by Kate Krumsiek
Self-care is all the rage and along with this surge in popularity, a certain watering down has also occurred. I’m not knocking the move to mainstream. We ALL need to prioritize care for ourselves in the hustle and bustle of daily life but, if you’re anything like me, the definition has come to include an ironically distinct reliance on outside sources and services.
There are days that I will search for any and all types of care, from massage to manicure to acupuncture to a yoga class with a specific teacher to an afternoon Starbucks treat. While it is true that each of these fall under a broad umbrella of self-care, what I have come to notice for myself is a dependence on a set of circumstances to be present in order for me to access that care. For instance, if the nail salon is booked, the masseuse on vacation, the yoga teacher not on the schedule, I get a pass on my self-care. I tried and it just didn’t work out – maybe I’ll binge watch Orange is the New Black, instead. Not quite the care I was aiming for.
Self is the first word in the term “self-care” and I’m aiming to make that the driving force of the phrase. I truly love getting a massage or a cupping session with my acupuncturist but, if I’m honest, I don’t plan ahead all that well when it comes to taking careful guardianship over my day-to-day well-being. Often I’m hoping for a same day appointment, which rarely works out. So the care falls to me. As Karyn Shanks, MD says in her article on easing anxiety, by soothing your own biology, “there is no way to ignore or hack our bodies on our quest to soothe our overwhelm. Self-care is a non-negotiable part of the solution.” I’ve developed a few key tactics to maintain self-care without having to jump the fences that outsourcing puts in the way.
Practice Sensory Awareness
Develop a practice that trains your attention to observe sensation within your body and embed it into your day, every day. Judith Hansen Lasater writes in her essay “Relaxing Into the Self: Why We All Need to Learn to Let Go,” from Yoga Therapy: Theory and Practice, “focusing on the sensation will help you because sensation always exists in the present moment, never in the past or future. And you want to be in the radical present.” Yoga Tune Up ball work, Feldenkrais, yoga nidra, conscious relaxation and breath work are all examples of practices that teach intentional focus on sensation and bring you directly into the present. These practices can be broken down and inserted in small doses in your day. As a Yoga Tune Up teacher, I often remind my students that my goal is for them to be able to utilize these tools OUT of class; to develop the muscle memory to build in 10-minute practices to their day and follow their own intuition to strengthen their awareness of feeling in their body.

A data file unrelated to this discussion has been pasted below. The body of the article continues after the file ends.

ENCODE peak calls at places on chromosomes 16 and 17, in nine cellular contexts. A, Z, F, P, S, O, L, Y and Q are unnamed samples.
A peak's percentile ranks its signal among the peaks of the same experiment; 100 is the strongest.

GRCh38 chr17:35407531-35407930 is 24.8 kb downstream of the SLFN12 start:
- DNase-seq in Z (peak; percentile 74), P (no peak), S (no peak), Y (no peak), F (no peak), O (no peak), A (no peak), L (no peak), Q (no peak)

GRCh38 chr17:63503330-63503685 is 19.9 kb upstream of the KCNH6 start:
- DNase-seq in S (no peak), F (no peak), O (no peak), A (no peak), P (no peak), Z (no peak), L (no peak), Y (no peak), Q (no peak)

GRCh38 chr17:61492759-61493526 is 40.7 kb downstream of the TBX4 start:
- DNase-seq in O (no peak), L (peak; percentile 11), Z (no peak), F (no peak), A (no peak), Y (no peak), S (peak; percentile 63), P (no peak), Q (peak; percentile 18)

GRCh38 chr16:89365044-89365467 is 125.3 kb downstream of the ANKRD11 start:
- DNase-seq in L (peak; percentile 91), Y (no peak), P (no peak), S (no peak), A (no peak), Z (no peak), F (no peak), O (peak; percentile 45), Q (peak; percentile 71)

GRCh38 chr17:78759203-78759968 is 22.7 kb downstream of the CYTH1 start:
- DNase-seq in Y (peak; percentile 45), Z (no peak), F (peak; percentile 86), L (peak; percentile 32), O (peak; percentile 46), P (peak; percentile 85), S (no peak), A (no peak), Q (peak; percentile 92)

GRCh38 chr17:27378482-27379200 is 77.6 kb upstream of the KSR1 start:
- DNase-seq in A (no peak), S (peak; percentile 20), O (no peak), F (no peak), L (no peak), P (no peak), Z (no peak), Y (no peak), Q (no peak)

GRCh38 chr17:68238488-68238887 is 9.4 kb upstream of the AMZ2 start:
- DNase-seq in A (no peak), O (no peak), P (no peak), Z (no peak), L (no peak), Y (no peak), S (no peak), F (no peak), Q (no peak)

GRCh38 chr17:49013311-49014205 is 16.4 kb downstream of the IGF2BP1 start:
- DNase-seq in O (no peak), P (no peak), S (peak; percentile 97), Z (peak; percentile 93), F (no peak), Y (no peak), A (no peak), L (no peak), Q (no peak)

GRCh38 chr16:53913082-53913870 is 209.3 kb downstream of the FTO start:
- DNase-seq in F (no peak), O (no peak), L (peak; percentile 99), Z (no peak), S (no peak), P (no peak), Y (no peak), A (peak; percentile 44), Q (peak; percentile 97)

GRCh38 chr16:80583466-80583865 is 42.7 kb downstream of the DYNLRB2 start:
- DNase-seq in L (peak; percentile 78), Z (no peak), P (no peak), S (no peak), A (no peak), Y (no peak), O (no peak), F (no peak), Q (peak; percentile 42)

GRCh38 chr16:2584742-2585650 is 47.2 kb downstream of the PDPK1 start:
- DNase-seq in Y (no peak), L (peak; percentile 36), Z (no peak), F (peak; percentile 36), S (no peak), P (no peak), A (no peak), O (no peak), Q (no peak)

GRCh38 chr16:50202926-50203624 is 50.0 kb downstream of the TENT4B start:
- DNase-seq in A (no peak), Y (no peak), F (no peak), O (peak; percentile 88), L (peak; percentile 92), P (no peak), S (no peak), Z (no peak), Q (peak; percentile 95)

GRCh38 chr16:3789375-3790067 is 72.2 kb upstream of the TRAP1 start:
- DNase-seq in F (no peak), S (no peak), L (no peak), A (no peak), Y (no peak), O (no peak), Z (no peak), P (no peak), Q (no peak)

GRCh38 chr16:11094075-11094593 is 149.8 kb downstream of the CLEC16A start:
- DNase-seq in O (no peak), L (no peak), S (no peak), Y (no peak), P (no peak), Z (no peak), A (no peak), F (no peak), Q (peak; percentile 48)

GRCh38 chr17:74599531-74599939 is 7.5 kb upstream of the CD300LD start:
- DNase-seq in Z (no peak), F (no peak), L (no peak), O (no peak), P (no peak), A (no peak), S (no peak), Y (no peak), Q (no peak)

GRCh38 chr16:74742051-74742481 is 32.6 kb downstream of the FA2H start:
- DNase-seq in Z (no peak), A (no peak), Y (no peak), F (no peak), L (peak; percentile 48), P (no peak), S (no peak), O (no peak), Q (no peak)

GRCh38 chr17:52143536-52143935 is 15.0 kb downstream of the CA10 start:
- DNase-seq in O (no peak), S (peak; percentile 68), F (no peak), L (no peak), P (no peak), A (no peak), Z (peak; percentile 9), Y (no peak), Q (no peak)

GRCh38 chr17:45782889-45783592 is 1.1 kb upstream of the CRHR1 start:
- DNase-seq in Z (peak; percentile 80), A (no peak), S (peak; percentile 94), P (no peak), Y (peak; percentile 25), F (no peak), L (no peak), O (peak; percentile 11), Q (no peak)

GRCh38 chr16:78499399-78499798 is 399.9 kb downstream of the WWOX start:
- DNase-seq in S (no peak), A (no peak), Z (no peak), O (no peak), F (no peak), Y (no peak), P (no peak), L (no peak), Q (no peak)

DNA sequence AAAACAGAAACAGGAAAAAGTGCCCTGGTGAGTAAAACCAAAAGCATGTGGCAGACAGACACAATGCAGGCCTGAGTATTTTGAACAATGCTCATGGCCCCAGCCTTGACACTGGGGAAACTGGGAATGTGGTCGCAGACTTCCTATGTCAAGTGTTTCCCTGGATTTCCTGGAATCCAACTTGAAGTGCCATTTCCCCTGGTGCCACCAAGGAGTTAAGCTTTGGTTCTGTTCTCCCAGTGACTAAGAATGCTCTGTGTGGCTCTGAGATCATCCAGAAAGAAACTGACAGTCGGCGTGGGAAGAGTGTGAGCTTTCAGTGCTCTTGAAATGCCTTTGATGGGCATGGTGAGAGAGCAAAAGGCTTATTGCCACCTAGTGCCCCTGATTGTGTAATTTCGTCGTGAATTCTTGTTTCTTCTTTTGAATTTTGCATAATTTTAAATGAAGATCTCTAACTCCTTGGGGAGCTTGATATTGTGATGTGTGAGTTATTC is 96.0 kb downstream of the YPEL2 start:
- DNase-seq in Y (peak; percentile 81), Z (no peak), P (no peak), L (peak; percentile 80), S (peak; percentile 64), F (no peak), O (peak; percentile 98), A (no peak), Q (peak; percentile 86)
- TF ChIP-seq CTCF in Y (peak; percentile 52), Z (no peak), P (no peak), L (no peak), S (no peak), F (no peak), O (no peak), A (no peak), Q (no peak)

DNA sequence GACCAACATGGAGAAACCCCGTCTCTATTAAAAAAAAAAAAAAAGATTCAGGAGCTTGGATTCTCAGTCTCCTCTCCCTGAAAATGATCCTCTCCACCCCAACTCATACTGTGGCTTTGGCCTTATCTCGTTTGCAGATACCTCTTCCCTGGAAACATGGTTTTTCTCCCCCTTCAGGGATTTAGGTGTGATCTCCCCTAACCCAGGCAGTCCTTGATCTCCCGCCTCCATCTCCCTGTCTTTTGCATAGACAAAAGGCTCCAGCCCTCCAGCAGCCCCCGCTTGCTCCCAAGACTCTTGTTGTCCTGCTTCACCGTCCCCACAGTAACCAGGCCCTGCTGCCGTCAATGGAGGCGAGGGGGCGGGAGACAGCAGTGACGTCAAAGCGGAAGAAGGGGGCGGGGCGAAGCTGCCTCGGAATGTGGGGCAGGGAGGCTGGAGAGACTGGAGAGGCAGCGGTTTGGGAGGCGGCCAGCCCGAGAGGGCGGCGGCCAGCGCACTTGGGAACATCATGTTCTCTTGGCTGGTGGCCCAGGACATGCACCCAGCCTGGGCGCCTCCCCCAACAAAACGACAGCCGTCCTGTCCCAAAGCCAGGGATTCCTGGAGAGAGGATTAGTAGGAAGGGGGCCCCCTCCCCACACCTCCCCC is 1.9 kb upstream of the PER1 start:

Go barefoot, lay down on the floor whenever possible. Feel the earth underneath you and allow its solid support to empower you. When that is not open to you, bring your feet under your hips, balance your pelvis above that foundation as you center your head over your central line of gravity. Spread your toes (wear shoes that provide the space). Connect the points of your feet. Sense your connection to the floor.
Prioritize rest. “Nothing revs up the stress hormones like sleep deprivation. Sleep is also critical for detoxification and energy production. These qualities soothe and calm the nervous system,” says Shanks. This is a simple strategy that, with planning and consideration, can improve everything from mood to digestion to relationships.
I call it “do-it-yourself-care,” no appointment necessary. The primary plot point is that it is available anytime and almost any place; simple accessible strategies that can revamp perspective, movement, anxiety, rest and overall experience. With a touch of forethought and a bit of planning, these ideas can boost well-being and add to your whole picture of health.
From the start, the practice of yoga did it all for Kate Krumsiek—fitness, awareness, breath, alignment and clarity of mind. She couldn’t resist her drive to pass those gems along to others from the teacher’s mat. Kate’s training with Natasha Rizopolous provided an exceptional foundation of yogic knowledge from which to learn, teach and cast a wide net for continued study. Yoga Tune Up Teacher Training refined her lens of understanding to shine upon the anatomical and corrective aspects for practice—helping students identify and address postural habits that impair efficient, effective movement in the body.
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